We often hear the above advice from our prenatal care practitioners regarding working out while pregnant. And if they say it’s ok, it must be true, right? Not exactly.
We aren’t trying to put down anyone’s doctor and we are 100% beyond grateful for modern medicine, but it’s important to remember that it’s not your care provider’s job to make sure you are exercising in a way that preserves your body during pregnancy. It’s their job to make sure you are healthy, the baby is safe and that you have a safe delivery. Because science has proven that exercise greatly benefits the mom and growing baby, providers are going to encourage women to stay active and continue their pre-pregnancy workouts.
The doctor’s recommendation is coming from a very good place. There are loads of benefits of working out while pregnant. That said, they have lots of other concerns to worry about so they haven’t spent countless hours geeking out over the exercise science that ensures an easier pregnancy (physically), stronger delivery and complete postpartum recovery.
Prenatal Exercise with Intent
That’s where a pre/postnatal corrective exercise specialist steps in. We want you to continue your favorite workouts as well, but pregnancy is the time to do them with more intention, better posture and a deeper understanding of how to incorporate your entire core from the diaphragm to the pelvic floor.
When it comes to exercise and pregnancy, while some exercises may not seem like they are doing you any harm, when done incorrectly they are putting your core and pelvic floor at risk.
While some exercises may not seem like they are doing you any harm (holding planks, or tucking and pulsing during your barre classes for example), when done incorrectly, they can put your core and pelvic floor at risk for increased pressure and complications such as diastasis recti (abdominal splitting) or pelvic organ prolapse that may require physical therapy post birth. Prevention is key when it comes to a strong body pre and post birth so we recommend learning the foundation for movement as soon as you start thinking about becoming pregnant.
The foundation for safe prenatal exercise and a complete postpartum recovery can be learned in these 4 steps:
Step 1: Breathe
Most of us are dysfunctional stress breathers, meaning we either suck in our stomachs as we inhale, hold our tummies in constantly or we spend all our time breathing into our upper chest and shoulders (aka fight or flight mode). Try this instead…
Inhale fully and allow the belly to soften while using the image of sending the air all the way down to your pelvis. If you place one hand on your chest and on your diaphragm, you should feel a slight rise and fall in your bottom hand, not the top.
Step 2: Think about your pelvic floor (practice your kegels)
The pelvic floor is a complex network of 19 muscles that runs from your pubic bone to your tailbone, front to back, and from sitz bone to sitz bone, side to side. To activate, imagine the pubic bone, tailbone, and both sitz bones all drawing closer together. Imagine it drawing in and up through the center of the body (aka a kegel). It’s important to activate the entire pelvic floor and not just one section. Many of us are taught to kegel by “stopping the flow of urine” and that’s not correct. You also have to think of the muscles through the center and the back end. You can think of activating the back end by imaging that you are stopping yourself from passing gas. But don’t use your glutes!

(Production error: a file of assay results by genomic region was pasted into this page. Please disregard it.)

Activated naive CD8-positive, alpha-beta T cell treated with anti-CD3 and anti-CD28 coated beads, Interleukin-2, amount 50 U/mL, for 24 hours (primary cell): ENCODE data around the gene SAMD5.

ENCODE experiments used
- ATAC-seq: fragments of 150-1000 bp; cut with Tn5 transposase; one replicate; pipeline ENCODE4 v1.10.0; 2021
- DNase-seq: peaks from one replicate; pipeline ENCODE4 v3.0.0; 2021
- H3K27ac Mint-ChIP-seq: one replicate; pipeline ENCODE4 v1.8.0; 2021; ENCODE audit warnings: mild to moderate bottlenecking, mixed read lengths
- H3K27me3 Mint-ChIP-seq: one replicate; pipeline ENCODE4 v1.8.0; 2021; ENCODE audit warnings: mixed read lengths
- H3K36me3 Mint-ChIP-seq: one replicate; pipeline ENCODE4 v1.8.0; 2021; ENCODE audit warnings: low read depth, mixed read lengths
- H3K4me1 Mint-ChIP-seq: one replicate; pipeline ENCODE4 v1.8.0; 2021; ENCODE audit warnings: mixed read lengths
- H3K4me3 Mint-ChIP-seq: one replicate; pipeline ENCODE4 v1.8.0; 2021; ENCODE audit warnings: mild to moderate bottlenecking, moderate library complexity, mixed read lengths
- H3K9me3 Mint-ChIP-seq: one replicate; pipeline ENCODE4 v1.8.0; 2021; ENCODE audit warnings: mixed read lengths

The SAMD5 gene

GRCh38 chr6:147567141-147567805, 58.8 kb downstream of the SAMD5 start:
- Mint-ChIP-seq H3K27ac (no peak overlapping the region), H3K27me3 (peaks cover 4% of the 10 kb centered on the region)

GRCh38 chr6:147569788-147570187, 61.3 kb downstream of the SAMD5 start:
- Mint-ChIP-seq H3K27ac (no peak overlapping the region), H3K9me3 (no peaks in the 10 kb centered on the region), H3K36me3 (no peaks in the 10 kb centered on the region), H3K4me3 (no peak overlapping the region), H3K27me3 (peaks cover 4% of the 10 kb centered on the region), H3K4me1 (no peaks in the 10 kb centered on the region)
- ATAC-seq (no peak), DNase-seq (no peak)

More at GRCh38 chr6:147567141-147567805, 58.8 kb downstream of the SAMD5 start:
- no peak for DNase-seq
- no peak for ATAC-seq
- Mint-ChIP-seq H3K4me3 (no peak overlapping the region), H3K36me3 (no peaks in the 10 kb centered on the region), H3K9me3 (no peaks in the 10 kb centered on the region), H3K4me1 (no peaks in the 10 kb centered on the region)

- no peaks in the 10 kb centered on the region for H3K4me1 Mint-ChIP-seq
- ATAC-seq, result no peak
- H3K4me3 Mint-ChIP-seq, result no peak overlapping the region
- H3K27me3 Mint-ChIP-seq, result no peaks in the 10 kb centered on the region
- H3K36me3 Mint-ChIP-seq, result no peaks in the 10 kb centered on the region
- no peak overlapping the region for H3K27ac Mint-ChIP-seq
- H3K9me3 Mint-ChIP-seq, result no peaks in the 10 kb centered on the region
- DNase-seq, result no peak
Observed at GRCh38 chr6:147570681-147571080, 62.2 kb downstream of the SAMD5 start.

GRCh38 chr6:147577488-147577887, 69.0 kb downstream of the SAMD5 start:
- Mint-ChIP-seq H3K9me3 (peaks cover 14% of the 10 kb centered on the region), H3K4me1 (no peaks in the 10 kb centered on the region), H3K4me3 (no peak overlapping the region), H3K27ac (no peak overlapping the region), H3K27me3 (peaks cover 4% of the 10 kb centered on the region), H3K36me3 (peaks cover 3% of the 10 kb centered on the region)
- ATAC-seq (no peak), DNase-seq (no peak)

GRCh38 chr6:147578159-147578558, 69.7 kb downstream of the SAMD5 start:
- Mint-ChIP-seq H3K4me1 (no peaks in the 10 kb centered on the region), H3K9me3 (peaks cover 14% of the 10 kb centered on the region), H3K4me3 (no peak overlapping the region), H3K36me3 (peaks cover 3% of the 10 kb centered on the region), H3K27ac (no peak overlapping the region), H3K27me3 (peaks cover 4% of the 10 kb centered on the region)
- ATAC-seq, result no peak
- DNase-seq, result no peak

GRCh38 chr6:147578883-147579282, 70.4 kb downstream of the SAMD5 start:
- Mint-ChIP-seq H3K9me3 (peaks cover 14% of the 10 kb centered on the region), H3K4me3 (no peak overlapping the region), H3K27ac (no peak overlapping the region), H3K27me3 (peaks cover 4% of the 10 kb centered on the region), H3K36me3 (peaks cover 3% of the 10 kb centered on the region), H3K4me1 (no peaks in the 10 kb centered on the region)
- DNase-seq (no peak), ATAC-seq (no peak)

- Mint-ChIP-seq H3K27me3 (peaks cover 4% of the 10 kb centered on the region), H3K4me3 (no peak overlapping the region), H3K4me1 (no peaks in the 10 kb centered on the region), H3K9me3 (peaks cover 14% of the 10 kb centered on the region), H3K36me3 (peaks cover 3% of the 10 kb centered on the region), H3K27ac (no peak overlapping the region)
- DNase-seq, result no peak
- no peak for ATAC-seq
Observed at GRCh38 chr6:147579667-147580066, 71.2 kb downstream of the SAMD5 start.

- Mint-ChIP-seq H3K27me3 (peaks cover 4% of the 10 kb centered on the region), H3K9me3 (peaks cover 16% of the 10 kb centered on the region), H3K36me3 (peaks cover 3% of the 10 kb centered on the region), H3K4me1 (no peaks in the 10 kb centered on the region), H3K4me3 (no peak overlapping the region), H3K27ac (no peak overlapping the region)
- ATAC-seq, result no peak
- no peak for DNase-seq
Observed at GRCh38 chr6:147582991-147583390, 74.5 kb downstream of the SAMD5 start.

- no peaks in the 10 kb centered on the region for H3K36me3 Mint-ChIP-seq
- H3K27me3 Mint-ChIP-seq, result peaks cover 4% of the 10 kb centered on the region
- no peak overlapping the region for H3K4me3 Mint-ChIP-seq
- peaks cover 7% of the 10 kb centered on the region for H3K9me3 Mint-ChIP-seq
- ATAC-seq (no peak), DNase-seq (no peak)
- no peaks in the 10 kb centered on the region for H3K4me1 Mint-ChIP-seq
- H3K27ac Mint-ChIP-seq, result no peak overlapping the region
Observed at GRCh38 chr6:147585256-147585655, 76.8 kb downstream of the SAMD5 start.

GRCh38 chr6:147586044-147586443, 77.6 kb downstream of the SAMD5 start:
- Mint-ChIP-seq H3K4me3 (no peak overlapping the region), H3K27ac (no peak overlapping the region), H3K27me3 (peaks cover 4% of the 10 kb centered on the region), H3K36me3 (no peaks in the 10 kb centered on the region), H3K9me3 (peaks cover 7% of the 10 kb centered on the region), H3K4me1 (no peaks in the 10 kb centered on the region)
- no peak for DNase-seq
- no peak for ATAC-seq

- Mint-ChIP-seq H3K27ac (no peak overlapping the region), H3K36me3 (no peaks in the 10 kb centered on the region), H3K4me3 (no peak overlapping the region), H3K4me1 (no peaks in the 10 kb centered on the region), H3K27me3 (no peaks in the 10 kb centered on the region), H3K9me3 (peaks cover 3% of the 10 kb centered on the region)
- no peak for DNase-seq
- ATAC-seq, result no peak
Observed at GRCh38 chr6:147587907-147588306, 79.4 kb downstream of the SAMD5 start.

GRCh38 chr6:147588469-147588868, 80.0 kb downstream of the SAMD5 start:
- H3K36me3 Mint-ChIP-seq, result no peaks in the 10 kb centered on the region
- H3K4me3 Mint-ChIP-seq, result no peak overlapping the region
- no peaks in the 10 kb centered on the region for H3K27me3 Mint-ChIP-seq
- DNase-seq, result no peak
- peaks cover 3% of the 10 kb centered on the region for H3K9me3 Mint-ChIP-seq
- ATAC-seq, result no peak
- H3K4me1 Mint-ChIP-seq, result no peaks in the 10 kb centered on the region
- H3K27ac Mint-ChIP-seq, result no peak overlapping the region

The pelvic floor and diaphragm should work in concert with one another. To strengthen your pelvic floor, you can practice lifting and doing kegels on your exhale and then allowing the muscles to fully release and relax on your inhale. This release is just as important as the activation.
Step 3: Engage the TVA (Belly Pump)
Place both hands low on your belly and as you kegel, try to sink your hands back toward your body. When you inhale, relax your pelvic floor and let your belly muscles fully let go. What you are doing is activating your Transverse Abdominus (TVA). This is a deep corset-like muscle that starts in the middle of your back. It wraps around your side body and under the 6 pack muscles. Every inhale should release the TVA, while every exhale fully wraps the muscles closer to your body. If you are pregnant, you can think of hugging the baby to your body as you exhale. We call this the belly pump.
Step 4: Make it functional
Once you master coordinating your breath, kegels and belly pump together, you can use them to help you during your workouts. You can also incorporate these skills in to everyday movements. Think about turning on (engaging) your kegels and belly pump whenever you lift something heavy. Engage them when you twist suddenly, or bend down to pick something up. Basically, every time you feel like you need more balance, support and stability, you want your core activation to turn on to assist you.
Mastering this technique takes some time but it’s teaching our bodies to move on a very fundamental level. It’s also the key to keeping your core and pelvic floor healthy and strong throughout you pre-pregnancy and pregnancy. This of course also helps you make a full recovery in postpartum as well.